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 Joseph Wright of Derby  (1734 - 1797)

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Lived/Active: England      Known for: portrait, landscape and industrial genre painting

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Portrait of Robert Shore Milnes
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This biography from the Archives of AskART:
Please note: Artists not classified as American in our database may have limited biographical data compared to the extensive information about American artists.

Known as "the first professional painter to express the spirit of the industrial revolution" (Klingender) and also known for his fascination with the effects of light, Joseph Wright of Derby was an English artist who did landscape, genre and portrait painting.  He is credited as being an artist of the Enlightenment because of his choice of subjects for his canvases.  Many of his works reflected his interest in scientific experiments and depicted "figure groups in dark interiors illuminated by candles or lamps . . ." (Getty) This method of handling light showed the influence of Rembrandt van Rijn.

He was born in Derby to a family where the father was an attorney and the town clerk.  Joseph left Derby in 1751 for London to pursue his interest in art.  His teacher was Thomas Hudson (1701-1779), who was also the teacher of Joshua Reynolds, and after completing a course of study, he worked as Hudson's studio assistant for fifteen months.  Then he returned to Derby where he established himself as a portrait and landscape painter, known for chiaroscuro or strong contrast of light and dark that was especially evident under artificial light.  Titles of some of his paintings suggest his interest in manipulating light and dark such as companion pieces, Dovedale by Sunlight and Dovedale by Moonlight (1785) and Moonlight Landscape, which is in the collection of the John and Mable Ringling Museum of Art.  In this work, moonlit sparkling water contrasts with a dark landscape.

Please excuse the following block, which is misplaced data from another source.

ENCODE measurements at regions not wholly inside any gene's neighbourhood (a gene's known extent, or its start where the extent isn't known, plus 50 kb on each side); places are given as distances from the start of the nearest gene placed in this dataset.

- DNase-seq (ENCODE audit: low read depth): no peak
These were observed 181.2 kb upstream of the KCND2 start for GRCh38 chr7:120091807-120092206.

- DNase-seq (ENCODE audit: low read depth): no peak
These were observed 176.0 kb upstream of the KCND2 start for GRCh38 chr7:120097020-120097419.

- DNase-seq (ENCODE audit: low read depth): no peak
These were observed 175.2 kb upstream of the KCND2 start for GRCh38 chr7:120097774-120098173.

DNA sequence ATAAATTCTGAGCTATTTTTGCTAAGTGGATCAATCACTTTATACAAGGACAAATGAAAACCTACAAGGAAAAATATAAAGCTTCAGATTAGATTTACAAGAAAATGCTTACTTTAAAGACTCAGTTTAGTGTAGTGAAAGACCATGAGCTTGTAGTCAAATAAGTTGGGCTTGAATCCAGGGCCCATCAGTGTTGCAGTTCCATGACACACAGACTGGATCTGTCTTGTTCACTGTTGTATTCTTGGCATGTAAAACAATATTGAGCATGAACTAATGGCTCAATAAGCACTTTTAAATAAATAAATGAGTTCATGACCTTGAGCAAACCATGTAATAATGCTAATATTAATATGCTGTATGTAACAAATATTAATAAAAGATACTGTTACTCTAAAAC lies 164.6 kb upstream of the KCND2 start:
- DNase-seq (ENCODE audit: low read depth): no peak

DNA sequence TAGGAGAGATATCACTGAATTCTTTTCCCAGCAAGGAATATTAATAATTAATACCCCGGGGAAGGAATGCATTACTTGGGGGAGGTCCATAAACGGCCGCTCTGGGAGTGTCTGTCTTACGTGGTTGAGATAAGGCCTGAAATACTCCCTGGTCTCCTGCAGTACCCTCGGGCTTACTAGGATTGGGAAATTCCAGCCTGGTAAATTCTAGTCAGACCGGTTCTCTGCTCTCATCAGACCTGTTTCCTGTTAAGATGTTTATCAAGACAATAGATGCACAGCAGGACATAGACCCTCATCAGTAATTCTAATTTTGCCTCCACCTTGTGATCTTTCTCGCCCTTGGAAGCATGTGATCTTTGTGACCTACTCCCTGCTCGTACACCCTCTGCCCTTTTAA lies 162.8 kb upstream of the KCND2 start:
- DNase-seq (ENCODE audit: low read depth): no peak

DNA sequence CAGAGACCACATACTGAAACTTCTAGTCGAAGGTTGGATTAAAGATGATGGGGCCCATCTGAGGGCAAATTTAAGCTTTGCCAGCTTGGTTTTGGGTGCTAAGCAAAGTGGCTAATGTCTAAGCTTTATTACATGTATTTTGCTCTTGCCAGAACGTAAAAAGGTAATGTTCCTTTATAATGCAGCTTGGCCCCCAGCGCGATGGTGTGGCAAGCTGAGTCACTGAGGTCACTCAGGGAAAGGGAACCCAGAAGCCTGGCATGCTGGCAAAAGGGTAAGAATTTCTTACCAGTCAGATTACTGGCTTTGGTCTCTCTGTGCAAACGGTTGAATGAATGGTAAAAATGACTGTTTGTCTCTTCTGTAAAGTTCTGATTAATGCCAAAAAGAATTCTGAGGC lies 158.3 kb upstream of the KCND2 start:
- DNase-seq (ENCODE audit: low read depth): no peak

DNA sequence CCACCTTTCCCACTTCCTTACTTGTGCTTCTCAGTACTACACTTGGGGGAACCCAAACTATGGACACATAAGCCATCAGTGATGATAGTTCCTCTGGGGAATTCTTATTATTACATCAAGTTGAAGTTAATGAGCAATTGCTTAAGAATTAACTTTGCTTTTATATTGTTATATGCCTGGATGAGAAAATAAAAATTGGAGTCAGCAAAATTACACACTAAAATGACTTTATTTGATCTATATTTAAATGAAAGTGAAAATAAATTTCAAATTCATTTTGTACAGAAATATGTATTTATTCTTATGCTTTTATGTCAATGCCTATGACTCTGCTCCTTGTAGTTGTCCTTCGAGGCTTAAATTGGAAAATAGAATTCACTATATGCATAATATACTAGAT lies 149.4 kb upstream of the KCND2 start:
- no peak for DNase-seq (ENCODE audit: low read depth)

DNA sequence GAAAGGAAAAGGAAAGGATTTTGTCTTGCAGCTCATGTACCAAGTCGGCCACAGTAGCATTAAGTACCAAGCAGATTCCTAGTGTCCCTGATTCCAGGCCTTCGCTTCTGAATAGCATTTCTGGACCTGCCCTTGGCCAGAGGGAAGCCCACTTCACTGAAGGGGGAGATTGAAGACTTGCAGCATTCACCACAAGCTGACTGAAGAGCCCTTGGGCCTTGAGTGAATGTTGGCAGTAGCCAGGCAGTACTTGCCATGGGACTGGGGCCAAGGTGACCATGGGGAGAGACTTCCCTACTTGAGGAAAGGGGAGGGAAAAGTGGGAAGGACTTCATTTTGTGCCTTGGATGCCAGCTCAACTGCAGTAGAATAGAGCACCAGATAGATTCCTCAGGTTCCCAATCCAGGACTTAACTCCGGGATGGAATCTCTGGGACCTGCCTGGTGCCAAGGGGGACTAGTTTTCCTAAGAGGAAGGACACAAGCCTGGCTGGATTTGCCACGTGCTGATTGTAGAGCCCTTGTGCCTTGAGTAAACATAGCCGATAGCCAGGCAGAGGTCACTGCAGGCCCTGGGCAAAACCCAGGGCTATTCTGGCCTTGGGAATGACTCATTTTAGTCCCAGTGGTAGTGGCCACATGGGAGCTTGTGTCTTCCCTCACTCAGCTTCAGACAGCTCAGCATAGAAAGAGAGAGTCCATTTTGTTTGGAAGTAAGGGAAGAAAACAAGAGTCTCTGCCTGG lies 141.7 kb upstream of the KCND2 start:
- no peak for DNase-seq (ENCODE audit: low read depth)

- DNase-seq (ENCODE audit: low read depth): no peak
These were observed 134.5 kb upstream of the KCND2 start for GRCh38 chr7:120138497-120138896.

Many of his paintings with industrial themes were linked to his association with industrialists Josiah Wedgwood and Richard Arkwright, owners of pottery and cotton industries.  He was also a friend of Erasmus Darwin, grandfather of evolutionist Charles Darwin, and founder of the Lunar Society, which was a discussion group of prominent industrialists between 1765 and 1813.  The name derived from their holding their meetings deliberately when there was a full moon because their trips to and from the meeting were safer as there was no street lighting to safeguard against total darkness.  Wedgwood and Arkwright were members as were Thomas Jefferson and Benjamin Franklin.

In 1773, he got married and that same year went to Italy, staying until 1775.  In Naples, he saw the eruption of Mount Vesuvias, and he was also much fascinated with the fireworks displays he saw in Rome.  He used those subjects in many subsequent paintings.  Returning from Italy, he settled briefly at Bath doing portrait painting but was not successful in getting commissions, so he returned to Derby and settled there for the rest of his life.  Locating himself in this way made him "the first major English painter to build his career outside the capital."  Because of his popularity and because he had more leisure time as he got older, he increasingly turned to his love of landscape painting, which showed his fascination with rock formations and atmospherics.

In 1781, he was elected as an Associate at the Royal Academy and three years later was voted into full membership, but he declined the membership and disassociated himself from the Academy because of a perceived slight.  However, he did participate in Academy exhibitions between 1783 and 1794.  Posthumous exhibitions of his work were held in Derby in 1883, and at the Royal Academy in 1886.

Sources include: with credits to F.D. Klingender quoted in Painting in Britain, 1530 to 1790, by Ellis Waterhouse, p. 285 (Viking Penguin, 1978); Encyclopaedia Britannica Eleventh Edition.

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